The Dirty South

Friday, November 07, 2008


Lee Atwater became one of the most complicated and successful Republican political operatives in history by employing a triple threat; spin when you can, change the subject when you can’t and if all else fails – mine the voters’ resentment, and fear, usually of blacks. Stefan Forbes, director of Boogie Man: The Lee Atwater Story, explains the dark legacy of Atwater’s Southern strategy.

Comments [10]

Azeem from Queens, NY

I think the documentary speaks for itself:

And keep in mind republicans opened up on this one i.e. a Mccain campaign strategist.

Nov. 14 2008 02:22 AM
Chris Gray from New Haven, CT

Oops, I'm dancing on another grave!

Nov. 14 2008 02:18 AM
Chris Gray from New Haven, CT

Hey, Lou, those would be tears of mourning for the victims of Horton and other furloughed criminals and spit in contempt for someone who would so cynically exploit them to support his candidate in that election.

That candidate was, in my opinion (my opinion having even been shared with the principle at his diner table by one of his distant relatives, as she reported to me), a Presidential assassin and a disloyal political operative of that murder’s prime beneficiary, Dick Nixon, known to history as Deep Throat. Bush 41, again in my opinion, was the author of not only the concept of “plausible deniability” but a practitioner of the even more insidious idea of “plausible culpability” which are where that other Lee (Oswald) and W. Mark Felt came in.

As I’m sure I have written here before, I have serious doubts about Woodward’s, Bernstein’s and Bradley’s confirmation; too much of their careers’ future depended on keeping their promises to the real Throat. Heck, Bradley even denied knowledge of JFK’s advances on his wife, so his credibility was already suspect.

Nov. 14 2008 02:11 AM
blackbelt_jones from Ubuntu

Only conservatives would complain that Lee Atwater, of all people, isn't being treated fairly. And only liberals would actually care about treating Lee Atwater fairly.

I saw the last half of the film on Frontline, and it was pretty good. One thing it makes clear about Atwater himself is that he was absolutely not a racist, regardless of whatever fear and loathing the Bush '88 campaigning may have exploited. Atwater is portrayed as likeable and human, and his sudden decline is portrayed with total empathy.

If you're old enough to remember, the Bush 88 campaign definitely changed politics in a lasting and ugly way, but was it really "the most racist presidential campaign in 150 years"? That's way too much to toss off as a given.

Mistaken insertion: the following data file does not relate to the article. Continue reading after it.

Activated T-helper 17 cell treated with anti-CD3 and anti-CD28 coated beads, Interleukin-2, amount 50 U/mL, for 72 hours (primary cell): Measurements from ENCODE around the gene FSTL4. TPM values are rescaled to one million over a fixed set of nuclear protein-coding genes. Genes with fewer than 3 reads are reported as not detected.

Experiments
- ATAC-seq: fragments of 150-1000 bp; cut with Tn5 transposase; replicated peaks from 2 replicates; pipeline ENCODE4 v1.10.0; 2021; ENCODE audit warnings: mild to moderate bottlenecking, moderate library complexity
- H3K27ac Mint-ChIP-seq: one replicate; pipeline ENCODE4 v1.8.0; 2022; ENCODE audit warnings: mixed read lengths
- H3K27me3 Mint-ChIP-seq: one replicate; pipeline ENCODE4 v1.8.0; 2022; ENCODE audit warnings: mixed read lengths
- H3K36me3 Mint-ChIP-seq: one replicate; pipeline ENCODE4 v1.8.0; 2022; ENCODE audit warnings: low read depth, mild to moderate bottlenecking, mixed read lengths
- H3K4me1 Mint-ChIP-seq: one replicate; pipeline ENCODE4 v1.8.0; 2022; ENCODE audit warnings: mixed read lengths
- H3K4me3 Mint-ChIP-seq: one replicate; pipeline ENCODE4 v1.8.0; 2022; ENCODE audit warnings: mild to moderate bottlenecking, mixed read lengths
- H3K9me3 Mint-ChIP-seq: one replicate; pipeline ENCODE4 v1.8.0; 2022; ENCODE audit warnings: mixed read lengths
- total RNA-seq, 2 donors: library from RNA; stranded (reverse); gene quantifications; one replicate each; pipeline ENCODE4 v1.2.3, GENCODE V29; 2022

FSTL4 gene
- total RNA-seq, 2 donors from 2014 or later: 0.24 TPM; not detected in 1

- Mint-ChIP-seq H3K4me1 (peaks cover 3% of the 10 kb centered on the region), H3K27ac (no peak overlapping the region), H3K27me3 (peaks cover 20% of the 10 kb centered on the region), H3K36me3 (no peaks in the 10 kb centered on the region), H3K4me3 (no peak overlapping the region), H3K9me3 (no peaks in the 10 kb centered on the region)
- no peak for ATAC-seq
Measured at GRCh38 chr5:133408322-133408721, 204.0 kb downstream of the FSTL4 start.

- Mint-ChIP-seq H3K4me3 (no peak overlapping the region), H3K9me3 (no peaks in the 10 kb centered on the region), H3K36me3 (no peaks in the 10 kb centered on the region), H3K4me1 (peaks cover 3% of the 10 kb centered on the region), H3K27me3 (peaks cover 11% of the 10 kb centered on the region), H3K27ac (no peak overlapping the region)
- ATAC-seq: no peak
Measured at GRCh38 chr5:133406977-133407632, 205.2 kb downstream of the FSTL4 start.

Nov. 13 2008 01:37 PM
lou from Boston

**I might regret leaving bodily fluids there.**


Nov. 12 2008 09:04 PM
Chris Gray from New Haven, CT

You know, the only grave I have ever literally danced on was Longfellow's back when I was in school in Boston and that was a celebration of his life and talent! Atwater's grave is something I would treat quite differently, though hearing that he apologized to Horton (who did not really deserve that) I might regret leaving bodily fluids there.

Of course, I've done much that I regret.

Nov. 12 2008 03:27 PM
Lou G from Boston about dancing on a guys grave....I thought this interview was seriously tilted....

While the writer had contempt for Lee Atwater...I thought Brooke's interview barely hid her disdain for atwater as well. What was this an interview? A discussion of the book? ..or just a bash session.

Second, I am tired of hearing how the "Willie Horton ad" was "racist".

The ad was simply showing the facts of what happened in Massachusetts. Dukakis was pro furloughs...and made no bones about it. Willie Horton got out on a furlough and comitted more crimes.

The ad does nothing but tell the public in :60 seconds what happened under Dukakis' governorship...and what his position is.

It doesn't matter that Willie Horton was black, white or purple.

Dukakis fought to keep furloughs available for murderers even in spite of public opinion. It eventually took a referendum vote to stop it.

Thats a fact...and that's what Lee Atwater pointed out.

Nov. 11 2008 10:15 PM
Valentine Nwanze from Dallas, Tx

In all the years listening to this show on KERA and then online, this has to be one of the most compelling segments i've heard. Although I had read that Atwater had preceded Rove, I don't think books like The Right Nation have done what your guest commentator has done here in unveiling in profile the unprojected temperament behind fellas like Rove and Atwater. Watching a similar piece on Bill Moyers Journal about the largest lobbyist scandal of the last decade, involving Abramovich, Tom Delay, Ralph Reed etc...The piece similarly unfurls their plain dispositions which are clearly not centrally ideological but rather manipulative of it, in pursuit of either the money and or power they wished to attain and not relinquish. For those like Rove it seemingly had neither lure, but rather that of sport; just a mere compulsion for the political lust of a challenge.

Nov. 10 2008 02:15 AM
Matt from Arlington, Virginia

I think this should become a regular segment on OTM. Right before Bob begrudgingly informs us that the show is "edited by Brooke" OTM should announce a name of a deceased person that will be labeled a racist for participating in politics. No one will ever lodge a complaint, they are deceased anyways, and OTM can have the last word on any political campaign it wants. Just send the RNC a list of political campaigns that you do not approve of and we can get this new exciting segment rolling!

Nov. 09 2008 08:11 PM
Sherman L. Greene from Manhattan

This is one of the best segments (maybe THE best) you've ever aired. Stefan Forbes is terrific.

Nov. 09 2008 01:50 PM

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